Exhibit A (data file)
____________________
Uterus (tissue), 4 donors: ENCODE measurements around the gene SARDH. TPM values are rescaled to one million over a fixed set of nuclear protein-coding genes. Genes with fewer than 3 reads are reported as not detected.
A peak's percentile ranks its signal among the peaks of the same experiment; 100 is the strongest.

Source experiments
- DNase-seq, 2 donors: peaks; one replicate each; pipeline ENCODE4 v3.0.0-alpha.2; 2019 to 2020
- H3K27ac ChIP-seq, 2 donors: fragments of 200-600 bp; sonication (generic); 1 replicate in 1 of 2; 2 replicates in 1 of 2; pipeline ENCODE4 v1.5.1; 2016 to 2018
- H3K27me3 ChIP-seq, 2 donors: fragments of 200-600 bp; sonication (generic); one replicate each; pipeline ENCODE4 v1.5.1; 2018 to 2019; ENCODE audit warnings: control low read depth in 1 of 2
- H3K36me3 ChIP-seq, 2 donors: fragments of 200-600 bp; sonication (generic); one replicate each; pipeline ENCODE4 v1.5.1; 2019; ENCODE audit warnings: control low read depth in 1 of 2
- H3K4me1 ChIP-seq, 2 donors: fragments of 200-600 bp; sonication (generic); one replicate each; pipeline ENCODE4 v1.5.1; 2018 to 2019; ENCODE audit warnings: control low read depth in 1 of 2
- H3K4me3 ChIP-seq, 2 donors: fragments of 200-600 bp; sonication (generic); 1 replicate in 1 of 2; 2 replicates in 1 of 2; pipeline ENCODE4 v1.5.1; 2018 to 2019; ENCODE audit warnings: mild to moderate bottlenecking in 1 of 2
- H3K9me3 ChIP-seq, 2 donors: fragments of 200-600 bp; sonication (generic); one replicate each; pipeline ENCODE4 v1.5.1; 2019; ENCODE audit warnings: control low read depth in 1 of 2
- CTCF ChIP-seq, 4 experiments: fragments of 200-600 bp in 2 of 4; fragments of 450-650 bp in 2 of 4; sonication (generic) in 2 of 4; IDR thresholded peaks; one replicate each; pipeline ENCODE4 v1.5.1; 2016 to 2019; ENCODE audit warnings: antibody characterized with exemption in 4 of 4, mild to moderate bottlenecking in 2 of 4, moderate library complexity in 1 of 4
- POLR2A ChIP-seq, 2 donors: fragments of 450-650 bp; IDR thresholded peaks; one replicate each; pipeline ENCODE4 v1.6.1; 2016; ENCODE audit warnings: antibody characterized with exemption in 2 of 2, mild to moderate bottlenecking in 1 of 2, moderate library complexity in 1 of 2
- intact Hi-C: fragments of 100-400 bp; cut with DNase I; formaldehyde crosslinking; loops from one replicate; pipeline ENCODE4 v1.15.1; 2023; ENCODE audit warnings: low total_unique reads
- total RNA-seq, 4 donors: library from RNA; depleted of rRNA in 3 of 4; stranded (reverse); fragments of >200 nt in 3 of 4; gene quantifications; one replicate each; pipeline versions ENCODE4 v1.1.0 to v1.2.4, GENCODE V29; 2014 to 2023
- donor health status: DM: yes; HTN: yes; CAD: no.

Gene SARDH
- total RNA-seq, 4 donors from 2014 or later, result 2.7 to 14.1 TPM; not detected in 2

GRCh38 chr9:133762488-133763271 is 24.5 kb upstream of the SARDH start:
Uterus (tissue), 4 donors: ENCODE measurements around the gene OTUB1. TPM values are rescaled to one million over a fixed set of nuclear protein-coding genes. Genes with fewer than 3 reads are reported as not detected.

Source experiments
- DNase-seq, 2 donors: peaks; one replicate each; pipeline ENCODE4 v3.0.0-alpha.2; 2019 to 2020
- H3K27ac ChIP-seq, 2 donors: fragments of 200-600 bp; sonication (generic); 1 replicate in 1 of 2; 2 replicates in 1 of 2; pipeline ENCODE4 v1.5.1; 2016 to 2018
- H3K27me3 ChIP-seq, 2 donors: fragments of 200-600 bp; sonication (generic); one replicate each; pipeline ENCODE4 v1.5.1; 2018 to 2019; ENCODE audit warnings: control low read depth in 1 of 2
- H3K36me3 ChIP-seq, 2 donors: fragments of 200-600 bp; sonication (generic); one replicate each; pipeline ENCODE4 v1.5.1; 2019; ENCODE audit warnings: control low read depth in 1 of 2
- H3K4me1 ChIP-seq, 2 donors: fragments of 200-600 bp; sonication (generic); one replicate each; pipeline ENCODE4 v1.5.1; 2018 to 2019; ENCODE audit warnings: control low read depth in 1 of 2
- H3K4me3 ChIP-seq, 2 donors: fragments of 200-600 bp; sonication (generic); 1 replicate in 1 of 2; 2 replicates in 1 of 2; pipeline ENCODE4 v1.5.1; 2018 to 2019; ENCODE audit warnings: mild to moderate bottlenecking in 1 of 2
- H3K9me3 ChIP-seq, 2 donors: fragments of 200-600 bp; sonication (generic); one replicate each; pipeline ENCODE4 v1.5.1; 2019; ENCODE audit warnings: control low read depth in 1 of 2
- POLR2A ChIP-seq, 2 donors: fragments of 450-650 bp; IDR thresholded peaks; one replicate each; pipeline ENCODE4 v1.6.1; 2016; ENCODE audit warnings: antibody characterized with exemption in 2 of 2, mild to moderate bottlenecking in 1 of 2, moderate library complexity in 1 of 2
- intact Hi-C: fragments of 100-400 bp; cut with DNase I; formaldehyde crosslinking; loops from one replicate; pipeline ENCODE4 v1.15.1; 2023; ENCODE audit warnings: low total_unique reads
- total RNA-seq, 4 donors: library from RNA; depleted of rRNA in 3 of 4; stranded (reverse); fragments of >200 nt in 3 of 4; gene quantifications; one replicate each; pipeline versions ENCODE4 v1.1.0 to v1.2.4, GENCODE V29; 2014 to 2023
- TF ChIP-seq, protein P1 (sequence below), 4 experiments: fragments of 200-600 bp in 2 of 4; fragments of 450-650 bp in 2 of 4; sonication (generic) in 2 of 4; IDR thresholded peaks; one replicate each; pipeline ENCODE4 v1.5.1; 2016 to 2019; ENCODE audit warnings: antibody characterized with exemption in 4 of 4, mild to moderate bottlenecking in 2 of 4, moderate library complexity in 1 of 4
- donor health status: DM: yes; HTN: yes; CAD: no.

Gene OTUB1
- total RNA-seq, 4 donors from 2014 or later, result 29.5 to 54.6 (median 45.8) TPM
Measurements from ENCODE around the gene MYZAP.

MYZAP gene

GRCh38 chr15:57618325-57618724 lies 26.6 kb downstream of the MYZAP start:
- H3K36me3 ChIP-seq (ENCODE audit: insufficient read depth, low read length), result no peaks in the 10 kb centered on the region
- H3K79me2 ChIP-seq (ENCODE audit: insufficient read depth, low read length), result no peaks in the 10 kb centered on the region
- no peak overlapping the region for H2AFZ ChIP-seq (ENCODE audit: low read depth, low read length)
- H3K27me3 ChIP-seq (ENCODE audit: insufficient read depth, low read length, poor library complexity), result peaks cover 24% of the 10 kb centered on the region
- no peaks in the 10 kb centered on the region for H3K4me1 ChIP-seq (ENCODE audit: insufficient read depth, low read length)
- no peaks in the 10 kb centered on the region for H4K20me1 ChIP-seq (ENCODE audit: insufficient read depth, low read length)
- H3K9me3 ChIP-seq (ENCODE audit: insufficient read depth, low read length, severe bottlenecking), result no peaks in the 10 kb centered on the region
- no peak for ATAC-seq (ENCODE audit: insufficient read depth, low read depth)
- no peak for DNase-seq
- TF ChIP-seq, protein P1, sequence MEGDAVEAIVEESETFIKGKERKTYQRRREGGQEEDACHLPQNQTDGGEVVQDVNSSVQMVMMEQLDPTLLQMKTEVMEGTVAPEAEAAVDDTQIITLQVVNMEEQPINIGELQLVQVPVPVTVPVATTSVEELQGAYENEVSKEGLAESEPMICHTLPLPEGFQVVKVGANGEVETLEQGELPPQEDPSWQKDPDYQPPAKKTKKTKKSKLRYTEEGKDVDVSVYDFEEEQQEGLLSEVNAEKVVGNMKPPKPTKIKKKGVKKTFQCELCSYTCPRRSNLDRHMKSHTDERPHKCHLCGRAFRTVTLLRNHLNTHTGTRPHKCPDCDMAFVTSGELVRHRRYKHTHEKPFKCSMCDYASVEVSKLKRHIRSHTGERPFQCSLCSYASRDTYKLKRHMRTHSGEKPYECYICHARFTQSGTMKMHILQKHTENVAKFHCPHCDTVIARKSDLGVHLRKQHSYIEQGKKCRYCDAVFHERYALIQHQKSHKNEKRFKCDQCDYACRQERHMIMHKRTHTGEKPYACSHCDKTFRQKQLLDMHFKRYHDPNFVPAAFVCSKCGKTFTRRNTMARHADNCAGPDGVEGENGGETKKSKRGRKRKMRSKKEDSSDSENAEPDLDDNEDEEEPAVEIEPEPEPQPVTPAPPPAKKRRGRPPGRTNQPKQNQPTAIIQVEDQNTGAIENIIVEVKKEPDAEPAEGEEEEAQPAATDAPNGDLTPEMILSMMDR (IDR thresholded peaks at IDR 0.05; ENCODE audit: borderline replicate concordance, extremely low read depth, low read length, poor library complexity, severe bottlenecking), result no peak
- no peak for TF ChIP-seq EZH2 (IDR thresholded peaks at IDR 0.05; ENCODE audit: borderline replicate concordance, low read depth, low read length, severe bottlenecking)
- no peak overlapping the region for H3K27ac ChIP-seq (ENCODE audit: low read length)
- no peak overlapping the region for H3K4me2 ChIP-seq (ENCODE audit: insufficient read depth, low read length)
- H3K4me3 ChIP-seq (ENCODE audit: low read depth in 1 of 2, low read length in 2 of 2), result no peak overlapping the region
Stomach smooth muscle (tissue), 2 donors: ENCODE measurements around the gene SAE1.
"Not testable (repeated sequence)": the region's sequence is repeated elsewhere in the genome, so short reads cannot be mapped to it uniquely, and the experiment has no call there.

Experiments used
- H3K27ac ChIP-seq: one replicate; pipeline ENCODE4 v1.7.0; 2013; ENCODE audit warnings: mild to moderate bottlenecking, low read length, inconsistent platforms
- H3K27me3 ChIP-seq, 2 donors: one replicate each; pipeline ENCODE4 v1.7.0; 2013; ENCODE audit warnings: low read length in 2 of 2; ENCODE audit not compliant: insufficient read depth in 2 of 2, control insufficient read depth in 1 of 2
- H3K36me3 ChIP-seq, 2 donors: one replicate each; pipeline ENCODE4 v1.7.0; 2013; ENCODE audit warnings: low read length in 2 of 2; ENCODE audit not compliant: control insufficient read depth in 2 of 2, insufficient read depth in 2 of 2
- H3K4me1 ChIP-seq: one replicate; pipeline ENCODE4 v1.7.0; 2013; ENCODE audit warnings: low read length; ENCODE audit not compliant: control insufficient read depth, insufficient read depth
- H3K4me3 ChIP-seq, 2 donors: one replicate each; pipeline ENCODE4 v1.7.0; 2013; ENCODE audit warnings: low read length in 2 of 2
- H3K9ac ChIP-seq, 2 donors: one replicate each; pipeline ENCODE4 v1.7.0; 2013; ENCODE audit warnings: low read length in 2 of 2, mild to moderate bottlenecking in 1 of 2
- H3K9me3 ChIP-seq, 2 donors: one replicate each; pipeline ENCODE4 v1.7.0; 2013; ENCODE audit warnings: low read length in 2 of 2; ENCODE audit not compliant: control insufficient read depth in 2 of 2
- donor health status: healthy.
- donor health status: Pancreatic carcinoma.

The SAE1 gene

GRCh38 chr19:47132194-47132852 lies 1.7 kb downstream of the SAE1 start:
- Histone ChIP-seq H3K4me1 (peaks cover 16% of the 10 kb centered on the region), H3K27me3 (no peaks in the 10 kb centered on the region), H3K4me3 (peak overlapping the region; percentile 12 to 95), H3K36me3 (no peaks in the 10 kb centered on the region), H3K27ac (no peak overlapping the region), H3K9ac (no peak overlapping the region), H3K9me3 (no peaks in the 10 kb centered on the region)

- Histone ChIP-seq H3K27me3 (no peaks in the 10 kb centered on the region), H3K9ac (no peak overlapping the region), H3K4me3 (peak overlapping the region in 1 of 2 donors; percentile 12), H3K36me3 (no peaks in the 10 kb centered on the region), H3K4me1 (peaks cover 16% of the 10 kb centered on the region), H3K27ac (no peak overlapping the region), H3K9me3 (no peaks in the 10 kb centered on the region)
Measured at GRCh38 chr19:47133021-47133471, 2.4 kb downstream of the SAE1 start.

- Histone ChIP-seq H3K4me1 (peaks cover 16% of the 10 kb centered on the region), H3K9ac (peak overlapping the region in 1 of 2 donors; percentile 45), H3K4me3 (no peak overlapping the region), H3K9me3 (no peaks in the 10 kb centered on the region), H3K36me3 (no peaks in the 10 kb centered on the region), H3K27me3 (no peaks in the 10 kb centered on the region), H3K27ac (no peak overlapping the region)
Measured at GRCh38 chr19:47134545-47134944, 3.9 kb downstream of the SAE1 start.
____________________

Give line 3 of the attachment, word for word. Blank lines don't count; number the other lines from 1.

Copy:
Source experiments